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Utah Jazz instant analysis: Miami turns up the Heat in 2nd half to thwart the Jazz

Published: Thursday, July 2 2015 5:42 p.m. MDT

Miami Heat's Norris Cole (30) dunks over Utah Jazz's John Lucas III (5) in the second half of an NBA basketball game, Monday, Dec. 16, 2013, in Miami. The Heat defeated the Jazz 117-94. (AP Photo/Lynne Sladky) (Lynne Sladky, AP) Miami Heat's Norris Cole (30) dunks over Utah Jazz's John Lucas III (5) in the second half of an NBA basketball game, Monday, Dec. 16, 2013, in Miami. The Heat defeated the Jazz 117-94. (AP Photo/Lynne Sladky) (Lynne Sladky, AP)

For one half, the Utah Jazz not only kept up with the Miami Heat but actually held the advantage. In the second half, Miami reminded them that they are the two-time defending champions. After a somewhat lackluster first half, the Heat dialed it up and ran away with an easy 117-94 win.

Thanks to a spirited performance for Utah’s bench, the first half was very evenly played. In the second half, Miami just took off. Its offense was a direct result of its suffocating defense. The Heat rotated extremely well, played the passing lanes and forced the Jazz to a number of long, ill-advised jumpers. In seemingly the blink of an eye, the game was out of reach just a few minutes into the third quarter.

This was the first of Utah’s five-game Christmastime road trips.

The Big Three: On Monday, Miami’s trio of superstars did exactly what superstars tend to do: they dominated. Coming into the game, LeBron James, Dwyane Wade and Chris Bosh were averaging 58.1 points per game. After facing the Jazz, that average went up.

Miami Heat's LeBron James (6) drives to the basket past Utah Jazz's Richard Jefferson in the first half of an NBA basketball game, Monday, Dec. 16, 2013, in Miami. (AP Photo/Lynne Sladky) (Lynne Sladky, AP) Miami Heat's LeBron James (6) drives to the basket past Utah Jazz's Richard Jefferson in the first half of an NBA basketball game, Monday, Dec. 16, 2013, in Miami. (AP Photo/Lynne Sladky) (Lynne Sladky, AP)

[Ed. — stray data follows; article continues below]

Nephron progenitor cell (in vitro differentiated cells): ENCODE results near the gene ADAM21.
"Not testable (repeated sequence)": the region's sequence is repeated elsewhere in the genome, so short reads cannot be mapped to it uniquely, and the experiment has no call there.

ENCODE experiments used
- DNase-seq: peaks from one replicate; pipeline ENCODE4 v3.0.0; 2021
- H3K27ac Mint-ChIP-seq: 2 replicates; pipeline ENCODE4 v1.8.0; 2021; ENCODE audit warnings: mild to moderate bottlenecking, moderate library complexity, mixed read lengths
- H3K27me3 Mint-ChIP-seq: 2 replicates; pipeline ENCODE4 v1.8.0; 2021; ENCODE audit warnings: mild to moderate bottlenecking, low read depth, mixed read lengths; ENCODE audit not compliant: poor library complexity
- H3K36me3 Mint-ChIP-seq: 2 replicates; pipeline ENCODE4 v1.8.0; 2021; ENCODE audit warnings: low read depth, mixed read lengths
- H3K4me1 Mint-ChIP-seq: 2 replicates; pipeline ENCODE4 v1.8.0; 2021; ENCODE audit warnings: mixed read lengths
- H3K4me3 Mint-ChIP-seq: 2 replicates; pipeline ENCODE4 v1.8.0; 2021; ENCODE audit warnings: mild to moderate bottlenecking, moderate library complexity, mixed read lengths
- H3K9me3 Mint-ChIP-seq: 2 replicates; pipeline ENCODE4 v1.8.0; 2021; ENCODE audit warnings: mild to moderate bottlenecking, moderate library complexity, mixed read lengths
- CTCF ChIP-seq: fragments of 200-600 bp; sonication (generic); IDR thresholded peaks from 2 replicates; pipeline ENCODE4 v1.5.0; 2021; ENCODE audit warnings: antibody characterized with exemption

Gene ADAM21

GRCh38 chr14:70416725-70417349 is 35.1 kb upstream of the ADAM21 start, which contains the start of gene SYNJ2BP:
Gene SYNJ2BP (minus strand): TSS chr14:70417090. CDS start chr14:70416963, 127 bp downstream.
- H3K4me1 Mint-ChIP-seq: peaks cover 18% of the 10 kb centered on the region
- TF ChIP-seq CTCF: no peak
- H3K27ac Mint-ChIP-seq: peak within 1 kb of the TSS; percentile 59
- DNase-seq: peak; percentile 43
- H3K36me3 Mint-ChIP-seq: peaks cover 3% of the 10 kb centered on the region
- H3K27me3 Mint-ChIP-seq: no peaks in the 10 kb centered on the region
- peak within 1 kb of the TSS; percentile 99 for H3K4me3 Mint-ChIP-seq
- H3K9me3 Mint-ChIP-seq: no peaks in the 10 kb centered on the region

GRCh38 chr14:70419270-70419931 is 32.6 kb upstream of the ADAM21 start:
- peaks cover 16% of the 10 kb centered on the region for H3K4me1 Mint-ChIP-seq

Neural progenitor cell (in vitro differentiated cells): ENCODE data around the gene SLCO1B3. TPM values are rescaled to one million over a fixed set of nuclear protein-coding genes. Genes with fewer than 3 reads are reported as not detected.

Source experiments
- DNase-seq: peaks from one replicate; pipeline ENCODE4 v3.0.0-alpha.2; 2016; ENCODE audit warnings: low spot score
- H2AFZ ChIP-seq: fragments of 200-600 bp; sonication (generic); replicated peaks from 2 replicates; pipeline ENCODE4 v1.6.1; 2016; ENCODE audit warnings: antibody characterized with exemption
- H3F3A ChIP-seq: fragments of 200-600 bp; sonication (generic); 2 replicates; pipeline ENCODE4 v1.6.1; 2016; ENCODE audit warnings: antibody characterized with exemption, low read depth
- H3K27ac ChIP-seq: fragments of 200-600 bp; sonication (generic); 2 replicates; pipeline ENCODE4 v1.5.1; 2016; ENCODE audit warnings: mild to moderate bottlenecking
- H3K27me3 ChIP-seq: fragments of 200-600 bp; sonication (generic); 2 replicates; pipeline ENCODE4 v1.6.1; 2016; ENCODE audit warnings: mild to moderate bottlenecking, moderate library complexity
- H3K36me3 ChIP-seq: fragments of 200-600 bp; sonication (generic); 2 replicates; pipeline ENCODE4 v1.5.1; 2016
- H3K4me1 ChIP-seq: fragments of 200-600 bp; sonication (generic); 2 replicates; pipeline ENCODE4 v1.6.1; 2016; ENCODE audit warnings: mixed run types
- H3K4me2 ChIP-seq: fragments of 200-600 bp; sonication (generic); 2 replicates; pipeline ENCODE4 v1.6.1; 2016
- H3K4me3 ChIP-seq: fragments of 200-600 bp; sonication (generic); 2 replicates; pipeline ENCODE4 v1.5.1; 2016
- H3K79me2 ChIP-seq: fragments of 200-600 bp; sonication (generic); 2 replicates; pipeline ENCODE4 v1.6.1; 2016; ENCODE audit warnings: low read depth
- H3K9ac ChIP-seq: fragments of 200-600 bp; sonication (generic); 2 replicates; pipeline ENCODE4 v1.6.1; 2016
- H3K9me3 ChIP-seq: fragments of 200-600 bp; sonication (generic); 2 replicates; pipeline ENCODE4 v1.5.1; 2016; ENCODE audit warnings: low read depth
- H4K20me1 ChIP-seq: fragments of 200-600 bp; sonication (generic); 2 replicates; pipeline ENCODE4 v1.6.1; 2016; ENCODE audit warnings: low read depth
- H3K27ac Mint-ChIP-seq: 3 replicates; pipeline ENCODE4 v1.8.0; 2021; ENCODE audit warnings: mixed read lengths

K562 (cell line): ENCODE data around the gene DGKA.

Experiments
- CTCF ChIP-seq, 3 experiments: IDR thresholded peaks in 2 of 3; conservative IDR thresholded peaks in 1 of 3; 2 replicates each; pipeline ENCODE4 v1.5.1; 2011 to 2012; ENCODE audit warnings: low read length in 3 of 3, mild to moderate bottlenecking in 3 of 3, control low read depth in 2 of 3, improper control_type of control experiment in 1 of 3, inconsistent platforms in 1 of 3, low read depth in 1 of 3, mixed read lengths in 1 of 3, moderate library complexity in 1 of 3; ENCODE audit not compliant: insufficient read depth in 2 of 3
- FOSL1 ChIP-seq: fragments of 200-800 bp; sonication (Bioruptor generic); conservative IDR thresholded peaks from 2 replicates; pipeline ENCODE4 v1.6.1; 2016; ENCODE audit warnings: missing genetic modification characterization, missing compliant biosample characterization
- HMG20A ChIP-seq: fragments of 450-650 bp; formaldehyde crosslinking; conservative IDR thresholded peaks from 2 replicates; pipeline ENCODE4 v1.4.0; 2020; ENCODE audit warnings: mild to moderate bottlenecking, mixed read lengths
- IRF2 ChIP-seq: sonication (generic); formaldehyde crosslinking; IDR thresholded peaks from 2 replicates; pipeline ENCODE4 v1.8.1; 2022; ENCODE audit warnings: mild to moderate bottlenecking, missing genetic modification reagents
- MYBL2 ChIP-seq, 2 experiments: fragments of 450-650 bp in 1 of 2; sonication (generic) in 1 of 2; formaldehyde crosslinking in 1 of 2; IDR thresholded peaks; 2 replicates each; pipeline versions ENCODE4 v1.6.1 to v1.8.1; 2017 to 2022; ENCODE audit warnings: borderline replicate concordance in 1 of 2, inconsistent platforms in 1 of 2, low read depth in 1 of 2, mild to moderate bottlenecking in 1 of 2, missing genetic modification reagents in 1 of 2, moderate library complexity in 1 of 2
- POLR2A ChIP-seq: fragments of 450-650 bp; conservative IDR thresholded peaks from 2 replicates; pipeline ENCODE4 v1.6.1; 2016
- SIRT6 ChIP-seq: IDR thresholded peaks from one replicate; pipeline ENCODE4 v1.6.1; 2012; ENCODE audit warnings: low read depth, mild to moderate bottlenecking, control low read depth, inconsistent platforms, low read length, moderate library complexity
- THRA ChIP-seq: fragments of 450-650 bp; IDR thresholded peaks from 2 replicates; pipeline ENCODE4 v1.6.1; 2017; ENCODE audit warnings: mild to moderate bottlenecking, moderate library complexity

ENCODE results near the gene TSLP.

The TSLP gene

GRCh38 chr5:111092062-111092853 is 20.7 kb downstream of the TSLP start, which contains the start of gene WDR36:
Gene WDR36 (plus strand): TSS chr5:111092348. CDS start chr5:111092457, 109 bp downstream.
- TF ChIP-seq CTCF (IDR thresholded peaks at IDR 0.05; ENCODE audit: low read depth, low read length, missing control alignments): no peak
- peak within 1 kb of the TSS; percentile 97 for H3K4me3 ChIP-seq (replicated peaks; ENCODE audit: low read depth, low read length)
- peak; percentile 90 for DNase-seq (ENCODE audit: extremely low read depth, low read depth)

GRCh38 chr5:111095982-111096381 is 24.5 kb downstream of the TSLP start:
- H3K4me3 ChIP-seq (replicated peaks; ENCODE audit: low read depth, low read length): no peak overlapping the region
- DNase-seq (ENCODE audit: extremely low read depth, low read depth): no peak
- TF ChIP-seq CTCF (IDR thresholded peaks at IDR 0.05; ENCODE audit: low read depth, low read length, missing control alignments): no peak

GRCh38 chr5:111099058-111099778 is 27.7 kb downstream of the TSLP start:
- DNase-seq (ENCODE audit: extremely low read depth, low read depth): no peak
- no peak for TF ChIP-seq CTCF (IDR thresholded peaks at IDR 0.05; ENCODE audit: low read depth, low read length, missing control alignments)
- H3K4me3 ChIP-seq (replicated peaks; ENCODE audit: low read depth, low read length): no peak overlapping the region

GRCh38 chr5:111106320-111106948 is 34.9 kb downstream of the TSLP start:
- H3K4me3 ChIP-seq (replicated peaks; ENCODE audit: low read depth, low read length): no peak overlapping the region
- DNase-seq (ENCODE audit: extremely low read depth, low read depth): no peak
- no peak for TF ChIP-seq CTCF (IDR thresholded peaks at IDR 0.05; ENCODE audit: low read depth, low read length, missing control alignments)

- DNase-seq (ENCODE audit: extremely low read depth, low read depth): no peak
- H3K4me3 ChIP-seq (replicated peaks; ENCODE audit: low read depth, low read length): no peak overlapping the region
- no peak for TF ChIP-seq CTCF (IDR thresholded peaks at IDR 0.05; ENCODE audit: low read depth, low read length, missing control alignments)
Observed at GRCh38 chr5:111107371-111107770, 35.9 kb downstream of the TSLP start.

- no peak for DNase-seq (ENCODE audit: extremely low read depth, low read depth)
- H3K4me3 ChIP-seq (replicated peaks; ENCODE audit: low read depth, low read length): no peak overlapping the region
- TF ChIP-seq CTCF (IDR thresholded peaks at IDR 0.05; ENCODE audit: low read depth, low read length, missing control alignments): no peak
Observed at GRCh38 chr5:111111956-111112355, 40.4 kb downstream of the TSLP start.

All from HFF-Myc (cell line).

James played like the most valuable player that he is, connecting on 13 of 17 shots from the floor, resulting in what seemed like 30 effortless points. He also grabbed nine rebounds and dished out nine assists, despite having a minor ankle twist. Wade poured in 27 points in 31 minutes, making 9 of 14 field goals. Last but not least, Bosh went 8 of 13 for 20 points of his own.

When it was all said and done, the threesome hit 30 of 44 (68.2 percent) and finished with 77 points, 20 rebounds and 12 assists. And, of course, they won. Just a routine evening for Miami’s Big Three.

Burks’ best: Lost in the loss was a stellar night for Utah guard Alec Burks. After the Jazz starters appeared a bit tentative at the start of the game, Burks came right in and showed he was not intimidated whatsoever. He slashed to the hoops, slicing and dicing the Miami Heat defense. He also was very active defensively. Burks’ 13-point first half was the catalyst for the halftime lead. Despite the disappointing second half by the team, Burks managed to have an even better second half.

Utah Jazz's Alec Burks (10) shoots over Miami Heat's Chris Bosh, left, and Ray Allen, right, in the first half of an NBA basketball game, Monday, Dec. 16, 2013, in Miami. (AP Photo/Lynne Sladky) (Lynne Sladky, AP) Utah Jazz's Alec Burks (10) shoots over Miami Heat's Chris Bosh, left, and Ray Allen, right, in the first half of an NBA basketball game, Monday, Dec. 16, 2013, in Miami. (AP Photo/Lynne Sladky) (Lynne Sladky, AP)

By the end, he had made 12 of 17 from the field en route to a career-high 31 points, as well as seven assists, four steals and three rebounds. The outstanding outing just adds to what has arguably been Burks’ best basketball of his NBA tenure thus far, spanning the past three weeks.

This and that:

Center Enes Kanter was a big part of the Jazz’s first half, establishing an active presence inside against the Heat’s reserves. He finished with 14 points and eight rebounds in just 17 minutes.

The Jazz’s starting backcourt of Trey Burke and Gordon Hayward shot a combined 3 of 16 from the floor, scoring just 10 points between them.

The two teams combined for 118 points in the paint, with Miami scoring 60 of those.

David Smith provides instant analysis for Deseret News' Utah Jazz coverage. He works for LDS Philanthropies and also writes for Salt City Hoops (ESPN's Jazz affiliate). He can be reached at mechakucha1@gmail.com or on Twitter at davidjsmith1232.

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